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K. Bunghardt, M. L. Kisilak, E. L. Irving, M. C. W. Campbell; Diurnal Rhythms of Retinal Blur Due to Refractive Error in Normal Chicks. Invest. Ophthalmol. Vis. Sci. 2009;50(13):3927.
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© ARVO (1962-2015); The Authors (2016-present)
In chick and marmoset, animal models of refractive error development, diurnal rhythms in IOP, axial length and choroidal thickness have been demonstrated. In chicks, normal ocular growth requires a diurnal light cycle. We investigated whether normal chicks showed diurnal rhythms in refractive error components and their corresponding angular blurs on the retina.
Nine chicks were allowed to develop naturally with a 14 h light/10 h dark cycle. Hartmann Shack measurements were taken on both eyes at 8 time points on days 7 and 8 over a 32 hour period. Axial length measurements were taken using A-scan ultrasound from the cornea to the presumed retinal surface. Components of refractive error were calculated for a constant pupil size and angular equivalent blur on the retina was calculated from refractive error components and varying pupil size. Spherical refraction (MOR) and the Jackson cross cylinder components (JCC0 and JCC45) were calculated. After linear fits were subtracted from the time dependent data of individual birds, residual data were fit with a sinusoidal function.
Pupil size and axial length showed significant sinusoidal diurnal variations in 13 and 14 of 18 eyes, respectively. The average period for pupil variation was not significantly different from 24 hours but the average period for axial length (14 hours) was significantly shorter. Ten eyes had significant diurnal sinusoidal variations in MOR, while a partially overlapping set of 10 had variations in the blur due to this defocus. For JCC0 data, sinusoids were significant in 7 eyes, and in 7 eyes for the corresponding blurs. In 4 eyes, sinusoids were significantly fit to JCC45 data and in 6 eyes to the corresponding blurs. The average periods of variation of all refractive error components and their blurs were not significantly different from 24 hours. Average amplitudes of oscillation of MOR and JCC0 were 0.8D and 0.27 D, respectively. MOR correlated with axial length while JCC0 correlated with pupil size.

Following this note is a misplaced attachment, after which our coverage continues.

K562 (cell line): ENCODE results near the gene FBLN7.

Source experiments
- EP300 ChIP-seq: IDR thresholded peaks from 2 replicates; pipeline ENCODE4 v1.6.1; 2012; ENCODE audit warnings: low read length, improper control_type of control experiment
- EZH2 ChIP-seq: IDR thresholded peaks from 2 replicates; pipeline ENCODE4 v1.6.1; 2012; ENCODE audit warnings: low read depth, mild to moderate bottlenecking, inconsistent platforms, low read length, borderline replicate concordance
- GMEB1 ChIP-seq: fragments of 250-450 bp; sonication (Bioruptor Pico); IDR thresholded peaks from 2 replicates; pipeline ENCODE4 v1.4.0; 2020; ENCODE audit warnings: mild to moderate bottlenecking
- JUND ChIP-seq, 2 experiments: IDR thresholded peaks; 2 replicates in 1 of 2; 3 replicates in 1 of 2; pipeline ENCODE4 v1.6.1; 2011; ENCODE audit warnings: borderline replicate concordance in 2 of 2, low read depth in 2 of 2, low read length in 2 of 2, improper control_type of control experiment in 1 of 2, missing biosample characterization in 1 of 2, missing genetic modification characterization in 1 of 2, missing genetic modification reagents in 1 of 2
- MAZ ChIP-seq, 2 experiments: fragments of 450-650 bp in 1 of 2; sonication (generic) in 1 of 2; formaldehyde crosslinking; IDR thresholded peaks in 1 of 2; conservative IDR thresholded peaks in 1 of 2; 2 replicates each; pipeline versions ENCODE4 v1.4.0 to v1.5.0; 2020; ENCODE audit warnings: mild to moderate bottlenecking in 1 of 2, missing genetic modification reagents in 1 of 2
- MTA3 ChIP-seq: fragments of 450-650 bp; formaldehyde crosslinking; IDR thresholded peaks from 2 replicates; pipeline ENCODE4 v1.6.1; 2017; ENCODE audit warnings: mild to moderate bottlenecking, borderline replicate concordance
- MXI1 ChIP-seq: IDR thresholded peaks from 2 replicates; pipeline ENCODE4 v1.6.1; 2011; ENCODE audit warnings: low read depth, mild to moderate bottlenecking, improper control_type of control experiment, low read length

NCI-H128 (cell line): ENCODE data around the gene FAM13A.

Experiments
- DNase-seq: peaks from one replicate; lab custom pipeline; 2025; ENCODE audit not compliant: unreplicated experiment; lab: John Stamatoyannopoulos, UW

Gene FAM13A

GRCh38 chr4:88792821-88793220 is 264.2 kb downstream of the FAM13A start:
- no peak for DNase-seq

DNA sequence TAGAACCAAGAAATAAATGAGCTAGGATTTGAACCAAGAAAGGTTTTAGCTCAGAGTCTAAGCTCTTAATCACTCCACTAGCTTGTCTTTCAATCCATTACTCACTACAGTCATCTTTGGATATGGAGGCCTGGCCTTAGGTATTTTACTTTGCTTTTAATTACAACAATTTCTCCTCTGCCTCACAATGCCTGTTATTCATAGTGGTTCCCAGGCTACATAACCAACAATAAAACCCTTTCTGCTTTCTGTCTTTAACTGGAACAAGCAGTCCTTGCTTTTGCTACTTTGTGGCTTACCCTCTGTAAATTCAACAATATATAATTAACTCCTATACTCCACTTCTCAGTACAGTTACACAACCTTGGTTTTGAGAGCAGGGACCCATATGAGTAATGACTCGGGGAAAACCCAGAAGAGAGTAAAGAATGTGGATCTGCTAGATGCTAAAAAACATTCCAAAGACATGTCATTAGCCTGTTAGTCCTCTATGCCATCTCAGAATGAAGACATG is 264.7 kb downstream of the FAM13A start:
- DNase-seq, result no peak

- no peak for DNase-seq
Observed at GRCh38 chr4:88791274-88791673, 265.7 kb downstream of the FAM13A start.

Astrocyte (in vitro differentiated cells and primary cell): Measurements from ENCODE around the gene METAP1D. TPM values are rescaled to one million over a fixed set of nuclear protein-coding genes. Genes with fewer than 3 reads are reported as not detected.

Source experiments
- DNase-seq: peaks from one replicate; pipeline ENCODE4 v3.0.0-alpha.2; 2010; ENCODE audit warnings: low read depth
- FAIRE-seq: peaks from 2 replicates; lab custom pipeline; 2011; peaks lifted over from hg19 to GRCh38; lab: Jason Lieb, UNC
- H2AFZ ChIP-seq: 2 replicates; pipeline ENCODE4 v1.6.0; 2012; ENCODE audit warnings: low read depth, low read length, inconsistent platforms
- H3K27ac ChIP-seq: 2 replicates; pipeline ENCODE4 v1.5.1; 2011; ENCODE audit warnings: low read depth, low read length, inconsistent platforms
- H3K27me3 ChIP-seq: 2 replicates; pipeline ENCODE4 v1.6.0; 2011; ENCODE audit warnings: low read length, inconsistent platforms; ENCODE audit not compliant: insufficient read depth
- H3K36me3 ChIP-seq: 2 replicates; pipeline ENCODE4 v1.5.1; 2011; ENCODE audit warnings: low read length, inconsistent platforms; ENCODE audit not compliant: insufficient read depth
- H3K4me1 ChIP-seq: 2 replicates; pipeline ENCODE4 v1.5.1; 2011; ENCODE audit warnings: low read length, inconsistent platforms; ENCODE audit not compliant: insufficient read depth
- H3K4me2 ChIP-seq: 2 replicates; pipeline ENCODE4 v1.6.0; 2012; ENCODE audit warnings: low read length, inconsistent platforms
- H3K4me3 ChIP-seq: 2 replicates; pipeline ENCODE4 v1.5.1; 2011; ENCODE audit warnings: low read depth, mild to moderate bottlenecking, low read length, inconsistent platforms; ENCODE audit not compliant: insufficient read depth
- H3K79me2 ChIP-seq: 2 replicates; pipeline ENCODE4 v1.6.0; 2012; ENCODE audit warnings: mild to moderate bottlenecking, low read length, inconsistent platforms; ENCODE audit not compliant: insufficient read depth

We confirmed the diurnal variation in axial length in chick, previously found by others and also found a variation in pupil size, spherical refractive error and the components of astigmatism. The angular blurs due to these refractive components also showed significant diurnal variations.
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